Ports in California are continuing to lose cruise ships, at a rate that alarms local tourism authorities, port officials and attractions operators.
Norwegian Cruise Lines (NCL) is the latest to re-position a California-based ship elsewhere; its 2,348-passenger Star will make its last Mexican Riviera cruise in May. It will be relocated in Tampa, Florida.
Carnival Cruise Lines recently announced plans to move its 2,667-passenger Spirit to Australia in April 2012. It had been leaving from San Diego and Los Angeles ports, to destinations in Mexico.
In addition, Carnival’s 3,200-passenger Splendor has been out of service since a fire last November. It is scheduled to return to service February 22.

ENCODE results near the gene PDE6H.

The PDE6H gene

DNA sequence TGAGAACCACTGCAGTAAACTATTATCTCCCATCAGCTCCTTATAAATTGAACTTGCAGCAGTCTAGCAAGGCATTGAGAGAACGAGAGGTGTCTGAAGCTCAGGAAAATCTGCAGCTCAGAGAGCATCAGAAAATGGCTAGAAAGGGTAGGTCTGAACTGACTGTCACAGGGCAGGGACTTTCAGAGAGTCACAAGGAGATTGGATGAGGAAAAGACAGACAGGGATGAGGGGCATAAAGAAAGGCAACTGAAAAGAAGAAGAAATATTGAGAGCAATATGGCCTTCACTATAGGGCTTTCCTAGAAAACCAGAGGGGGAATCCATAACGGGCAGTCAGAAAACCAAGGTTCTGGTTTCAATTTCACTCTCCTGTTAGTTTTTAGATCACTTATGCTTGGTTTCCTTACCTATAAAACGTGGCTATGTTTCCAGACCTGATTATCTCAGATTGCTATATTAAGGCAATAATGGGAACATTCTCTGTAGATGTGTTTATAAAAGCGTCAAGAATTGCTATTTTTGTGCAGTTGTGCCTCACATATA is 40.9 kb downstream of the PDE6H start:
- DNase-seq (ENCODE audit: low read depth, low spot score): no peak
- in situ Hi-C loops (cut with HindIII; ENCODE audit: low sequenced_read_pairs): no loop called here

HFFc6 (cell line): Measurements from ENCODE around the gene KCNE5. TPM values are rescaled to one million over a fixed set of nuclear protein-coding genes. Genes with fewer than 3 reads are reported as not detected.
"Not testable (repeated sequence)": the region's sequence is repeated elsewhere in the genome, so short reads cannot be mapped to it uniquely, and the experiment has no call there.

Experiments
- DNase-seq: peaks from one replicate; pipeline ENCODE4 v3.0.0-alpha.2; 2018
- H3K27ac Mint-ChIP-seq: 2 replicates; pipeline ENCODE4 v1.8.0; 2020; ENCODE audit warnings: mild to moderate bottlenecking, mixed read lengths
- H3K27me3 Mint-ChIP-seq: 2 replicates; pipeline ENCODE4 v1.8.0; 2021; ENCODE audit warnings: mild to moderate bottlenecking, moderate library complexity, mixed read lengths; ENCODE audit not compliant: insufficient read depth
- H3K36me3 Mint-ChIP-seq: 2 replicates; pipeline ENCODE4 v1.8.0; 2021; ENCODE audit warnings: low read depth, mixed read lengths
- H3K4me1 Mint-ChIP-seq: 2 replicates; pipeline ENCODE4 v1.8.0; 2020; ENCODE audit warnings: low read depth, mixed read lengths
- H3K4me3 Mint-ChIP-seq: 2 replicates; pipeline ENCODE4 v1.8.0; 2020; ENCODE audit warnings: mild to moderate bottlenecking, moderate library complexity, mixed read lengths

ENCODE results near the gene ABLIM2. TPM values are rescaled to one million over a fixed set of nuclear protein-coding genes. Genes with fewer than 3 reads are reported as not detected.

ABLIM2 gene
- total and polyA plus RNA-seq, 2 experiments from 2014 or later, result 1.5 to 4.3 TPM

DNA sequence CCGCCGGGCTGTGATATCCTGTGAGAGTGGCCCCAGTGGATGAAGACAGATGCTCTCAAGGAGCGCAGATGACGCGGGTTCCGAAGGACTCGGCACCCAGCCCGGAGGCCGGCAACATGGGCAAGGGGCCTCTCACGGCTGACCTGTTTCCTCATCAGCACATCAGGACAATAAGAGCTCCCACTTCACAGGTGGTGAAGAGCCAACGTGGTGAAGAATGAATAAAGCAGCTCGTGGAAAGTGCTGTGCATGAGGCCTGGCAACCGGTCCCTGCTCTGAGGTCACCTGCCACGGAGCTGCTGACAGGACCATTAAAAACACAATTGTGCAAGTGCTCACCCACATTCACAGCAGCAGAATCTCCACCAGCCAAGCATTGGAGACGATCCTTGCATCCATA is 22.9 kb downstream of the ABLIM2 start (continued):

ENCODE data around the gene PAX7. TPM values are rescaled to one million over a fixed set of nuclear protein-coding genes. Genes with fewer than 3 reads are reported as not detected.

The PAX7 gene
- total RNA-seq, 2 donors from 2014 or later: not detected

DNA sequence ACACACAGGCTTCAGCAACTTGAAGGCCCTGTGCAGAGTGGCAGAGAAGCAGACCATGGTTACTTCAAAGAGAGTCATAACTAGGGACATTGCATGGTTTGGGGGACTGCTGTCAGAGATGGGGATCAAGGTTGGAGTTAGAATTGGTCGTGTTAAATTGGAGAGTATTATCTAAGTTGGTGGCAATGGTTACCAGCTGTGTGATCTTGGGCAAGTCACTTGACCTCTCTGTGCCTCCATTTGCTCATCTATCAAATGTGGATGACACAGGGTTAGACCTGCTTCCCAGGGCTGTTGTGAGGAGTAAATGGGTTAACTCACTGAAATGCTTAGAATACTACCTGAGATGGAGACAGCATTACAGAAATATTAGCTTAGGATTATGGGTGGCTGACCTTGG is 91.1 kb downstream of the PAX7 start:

Royal Caribbean disclosed last year that its 3,100-passenger Mariner of the Seas will be re-positioned this spring to the Mediterranean.
Going against the trend is Disney Cruise Lines, which is moving its 2,500-passenger Wonder into the area from Florida this month.
Most of the ships sail three- to eight-day itineraries that take them to ports in Cabo San Lucas, Mazatlan, Puerto Vallarta and Acapulco, Mexico. A bad economy, continuing drug violence in Mexico and the comparatively limited number of ports of call are contributing to a decline in passenger bookings on the California-based cruises, said tourism officials.
The one bright spot in the picture, for passengers at least, is that the remaining cruise itineraries are being heavily discounted.
January 14, 2011